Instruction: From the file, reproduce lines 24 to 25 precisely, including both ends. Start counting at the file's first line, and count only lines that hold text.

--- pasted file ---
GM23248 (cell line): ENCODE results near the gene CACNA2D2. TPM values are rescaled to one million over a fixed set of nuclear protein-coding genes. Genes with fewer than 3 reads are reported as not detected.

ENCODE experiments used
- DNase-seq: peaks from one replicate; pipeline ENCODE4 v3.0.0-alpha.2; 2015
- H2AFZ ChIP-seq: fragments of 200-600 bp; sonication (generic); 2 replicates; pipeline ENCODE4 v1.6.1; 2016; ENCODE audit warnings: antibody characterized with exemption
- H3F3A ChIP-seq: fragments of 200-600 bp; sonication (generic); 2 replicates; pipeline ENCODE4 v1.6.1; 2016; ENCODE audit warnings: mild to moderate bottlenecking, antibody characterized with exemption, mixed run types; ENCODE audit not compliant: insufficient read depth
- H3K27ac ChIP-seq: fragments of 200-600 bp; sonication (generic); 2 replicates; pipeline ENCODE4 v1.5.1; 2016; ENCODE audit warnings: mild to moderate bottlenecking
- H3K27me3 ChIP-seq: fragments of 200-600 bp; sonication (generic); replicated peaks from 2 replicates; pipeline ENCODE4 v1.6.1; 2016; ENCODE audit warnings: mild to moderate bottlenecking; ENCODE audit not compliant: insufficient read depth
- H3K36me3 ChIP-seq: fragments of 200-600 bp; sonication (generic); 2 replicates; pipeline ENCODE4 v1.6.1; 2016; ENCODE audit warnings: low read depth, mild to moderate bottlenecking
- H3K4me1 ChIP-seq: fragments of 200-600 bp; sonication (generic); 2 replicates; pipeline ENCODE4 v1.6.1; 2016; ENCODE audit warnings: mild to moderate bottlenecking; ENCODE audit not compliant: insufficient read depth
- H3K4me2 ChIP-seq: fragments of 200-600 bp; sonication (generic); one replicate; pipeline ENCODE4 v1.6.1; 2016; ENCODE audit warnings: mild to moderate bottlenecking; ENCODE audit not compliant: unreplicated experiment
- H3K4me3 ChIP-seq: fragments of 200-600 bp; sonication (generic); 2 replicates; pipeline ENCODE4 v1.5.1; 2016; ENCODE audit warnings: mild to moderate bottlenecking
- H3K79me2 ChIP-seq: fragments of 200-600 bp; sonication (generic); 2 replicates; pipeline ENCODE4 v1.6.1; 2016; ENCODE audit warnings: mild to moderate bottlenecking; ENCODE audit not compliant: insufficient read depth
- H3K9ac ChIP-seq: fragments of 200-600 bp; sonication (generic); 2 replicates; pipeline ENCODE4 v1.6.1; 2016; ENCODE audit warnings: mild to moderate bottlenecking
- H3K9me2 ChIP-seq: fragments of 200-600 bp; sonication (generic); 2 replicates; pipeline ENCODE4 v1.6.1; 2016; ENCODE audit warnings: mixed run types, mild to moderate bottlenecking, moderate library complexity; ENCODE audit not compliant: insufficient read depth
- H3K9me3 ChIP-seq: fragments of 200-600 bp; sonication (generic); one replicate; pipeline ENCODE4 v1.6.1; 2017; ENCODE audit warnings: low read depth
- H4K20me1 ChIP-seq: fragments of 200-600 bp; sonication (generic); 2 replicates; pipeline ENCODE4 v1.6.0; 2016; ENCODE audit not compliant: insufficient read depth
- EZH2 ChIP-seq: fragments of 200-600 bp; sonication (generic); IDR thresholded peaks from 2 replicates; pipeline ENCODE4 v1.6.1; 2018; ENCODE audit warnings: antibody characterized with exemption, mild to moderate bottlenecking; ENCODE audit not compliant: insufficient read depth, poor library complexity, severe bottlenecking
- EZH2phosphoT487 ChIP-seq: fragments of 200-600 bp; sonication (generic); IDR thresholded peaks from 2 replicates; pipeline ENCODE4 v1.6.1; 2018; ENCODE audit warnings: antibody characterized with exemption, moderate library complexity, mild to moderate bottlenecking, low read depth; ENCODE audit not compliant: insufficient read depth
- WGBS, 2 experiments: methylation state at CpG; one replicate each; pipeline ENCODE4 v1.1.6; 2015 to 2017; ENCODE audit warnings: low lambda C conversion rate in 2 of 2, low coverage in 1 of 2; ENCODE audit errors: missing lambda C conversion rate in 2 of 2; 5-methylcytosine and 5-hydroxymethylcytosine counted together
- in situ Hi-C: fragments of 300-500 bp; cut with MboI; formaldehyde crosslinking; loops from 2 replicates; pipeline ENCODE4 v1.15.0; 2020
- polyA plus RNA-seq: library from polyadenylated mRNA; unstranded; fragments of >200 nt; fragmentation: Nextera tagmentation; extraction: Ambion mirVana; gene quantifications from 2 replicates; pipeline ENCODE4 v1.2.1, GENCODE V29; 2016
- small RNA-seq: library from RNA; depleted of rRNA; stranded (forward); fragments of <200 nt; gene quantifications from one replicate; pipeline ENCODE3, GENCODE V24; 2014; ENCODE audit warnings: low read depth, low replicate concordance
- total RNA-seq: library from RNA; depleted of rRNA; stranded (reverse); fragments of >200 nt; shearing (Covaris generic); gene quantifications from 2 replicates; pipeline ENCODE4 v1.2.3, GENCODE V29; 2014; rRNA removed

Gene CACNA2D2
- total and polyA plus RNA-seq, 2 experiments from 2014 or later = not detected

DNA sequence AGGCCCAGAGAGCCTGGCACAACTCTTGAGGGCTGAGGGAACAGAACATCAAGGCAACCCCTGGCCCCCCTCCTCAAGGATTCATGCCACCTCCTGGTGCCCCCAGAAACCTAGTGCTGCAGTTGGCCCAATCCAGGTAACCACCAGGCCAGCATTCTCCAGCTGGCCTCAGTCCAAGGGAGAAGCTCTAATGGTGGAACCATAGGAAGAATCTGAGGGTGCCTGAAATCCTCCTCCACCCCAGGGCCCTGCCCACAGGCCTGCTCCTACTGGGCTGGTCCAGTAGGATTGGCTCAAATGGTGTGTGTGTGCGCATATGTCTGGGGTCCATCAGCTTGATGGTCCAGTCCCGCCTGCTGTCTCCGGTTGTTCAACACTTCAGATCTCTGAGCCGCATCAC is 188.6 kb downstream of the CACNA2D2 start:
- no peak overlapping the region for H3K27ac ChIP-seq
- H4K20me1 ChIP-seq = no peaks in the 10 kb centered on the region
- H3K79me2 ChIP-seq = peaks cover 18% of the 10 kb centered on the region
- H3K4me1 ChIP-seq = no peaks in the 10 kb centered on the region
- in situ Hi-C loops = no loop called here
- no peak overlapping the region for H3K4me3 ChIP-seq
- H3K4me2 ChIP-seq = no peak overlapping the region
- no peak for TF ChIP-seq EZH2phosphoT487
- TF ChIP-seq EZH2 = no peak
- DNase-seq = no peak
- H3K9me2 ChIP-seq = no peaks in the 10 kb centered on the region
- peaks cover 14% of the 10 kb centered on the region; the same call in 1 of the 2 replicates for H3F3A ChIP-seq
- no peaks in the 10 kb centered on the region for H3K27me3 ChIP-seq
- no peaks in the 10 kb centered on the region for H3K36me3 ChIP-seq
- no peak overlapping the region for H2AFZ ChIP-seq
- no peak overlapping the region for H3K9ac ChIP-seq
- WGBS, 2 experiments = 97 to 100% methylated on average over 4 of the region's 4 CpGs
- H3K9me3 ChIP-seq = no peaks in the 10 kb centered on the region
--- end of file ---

Gene CACNA2D2
- total and polyA plus RNA-seq, 2 experiments from 2014 or later = not detected